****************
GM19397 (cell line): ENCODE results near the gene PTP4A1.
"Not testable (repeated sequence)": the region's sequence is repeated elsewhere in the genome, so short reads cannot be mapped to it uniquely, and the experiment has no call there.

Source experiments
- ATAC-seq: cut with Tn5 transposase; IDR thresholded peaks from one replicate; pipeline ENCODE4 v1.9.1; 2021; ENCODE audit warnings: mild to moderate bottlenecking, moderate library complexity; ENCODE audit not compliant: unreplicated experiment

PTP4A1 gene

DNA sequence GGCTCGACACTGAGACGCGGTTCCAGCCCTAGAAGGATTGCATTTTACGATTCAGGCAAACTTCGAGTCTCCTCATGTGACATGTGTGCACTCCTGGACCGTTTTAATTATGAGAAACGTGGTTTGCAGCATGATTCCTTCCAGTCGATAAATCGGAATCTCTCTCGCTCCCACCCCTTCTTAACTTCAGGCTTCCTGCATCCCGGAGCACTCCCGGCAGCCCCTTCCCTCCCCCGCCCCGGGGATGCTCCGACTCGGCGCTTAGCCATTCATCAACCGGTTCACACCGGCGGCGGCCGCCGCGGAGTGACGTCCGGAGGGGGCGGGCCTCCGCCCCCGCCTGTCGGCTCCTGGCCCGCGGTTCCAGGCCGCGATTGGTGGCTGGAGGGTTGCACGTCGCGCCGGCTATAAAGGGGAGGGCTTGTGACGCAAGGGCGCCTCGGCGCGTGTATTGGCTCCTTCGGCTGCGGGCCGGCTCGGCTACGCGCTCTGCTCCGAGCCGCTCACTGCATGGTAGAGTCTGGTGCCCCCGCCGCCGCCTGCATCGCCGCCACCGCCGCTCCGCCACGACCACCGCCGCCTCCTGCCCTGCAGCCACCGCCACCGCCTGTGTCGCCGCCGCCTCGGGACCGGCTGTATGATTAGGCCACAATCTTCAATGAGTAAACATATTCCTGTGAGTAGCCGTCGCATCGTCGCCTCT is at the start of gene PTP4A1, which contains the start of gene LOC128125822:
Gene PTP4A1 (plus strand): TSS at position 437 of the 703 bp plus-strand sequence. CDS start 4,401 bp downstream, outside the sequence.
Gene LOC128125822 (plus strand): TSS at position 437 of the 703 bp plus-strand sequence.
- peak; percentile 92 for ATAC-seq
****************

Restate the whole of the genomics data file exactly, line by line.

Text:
GM19397 (cell line): ENCODE results near the gene PTP4A1.
"Not testable (repeated sequence)": the region's sequence is repeated elsewhere in the genome, so short reads cannot be mapped to it uniquely, and the experiment has no call there.

Source experiments
- ATAC-seq: cut with Tn5 transposase; IDR thresholded peaks from one replicate; pipeline ENCODE4 v1.9.1; 2021; ENCODE audit warnings: mild to moderate bottlenecking, moderate library complexity; ENCODE audit not compliant: unreplicated experiment

PTP4A1 gene

DNA sequence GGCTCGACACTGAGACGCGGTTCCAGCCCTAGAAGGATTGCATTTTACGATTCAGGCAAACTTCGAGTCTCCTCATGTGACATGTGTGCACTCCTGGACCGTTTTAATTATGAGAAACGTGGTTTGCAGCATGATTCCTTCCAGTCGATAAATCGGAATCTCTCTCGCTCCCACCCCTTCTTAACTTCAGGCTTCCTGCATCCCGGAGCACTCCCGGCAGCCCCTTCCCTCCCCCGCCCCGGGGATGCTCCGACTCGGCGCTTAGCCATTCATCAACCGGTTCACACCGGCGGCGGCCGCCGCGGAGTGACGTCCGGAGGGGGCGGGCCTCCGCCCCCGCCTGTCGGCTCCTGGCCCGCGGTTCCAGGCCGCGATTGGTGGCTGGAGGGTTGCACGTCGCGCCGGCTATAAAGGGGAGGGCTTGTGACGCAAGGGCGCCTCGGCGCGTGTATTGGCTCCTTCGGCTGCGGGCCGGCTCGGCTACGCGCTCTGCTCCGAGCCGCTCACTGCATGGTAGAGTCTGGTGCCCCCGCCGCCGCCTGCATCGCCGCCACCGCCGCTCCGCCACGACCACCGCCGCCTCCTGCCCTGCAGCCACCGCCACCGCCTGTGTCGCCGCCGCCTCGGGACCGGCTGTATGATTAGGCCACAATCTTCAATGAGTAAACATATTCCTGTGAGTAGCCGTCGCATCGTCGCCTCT is at the start of gene PTP4A1, which contains the start of gene LOC128125822:
Gene PTP4A1 (plus strand): TSS at position 437 of the 703 bp plus-strand sequence. CDS start 4,401 bp downstream, outside the sequence.
Gene LOC128125822 (plus strand): TSS at position 437 of the 703 bp plus-strand sequence.
- peak; percentile 92 for ATAC-seq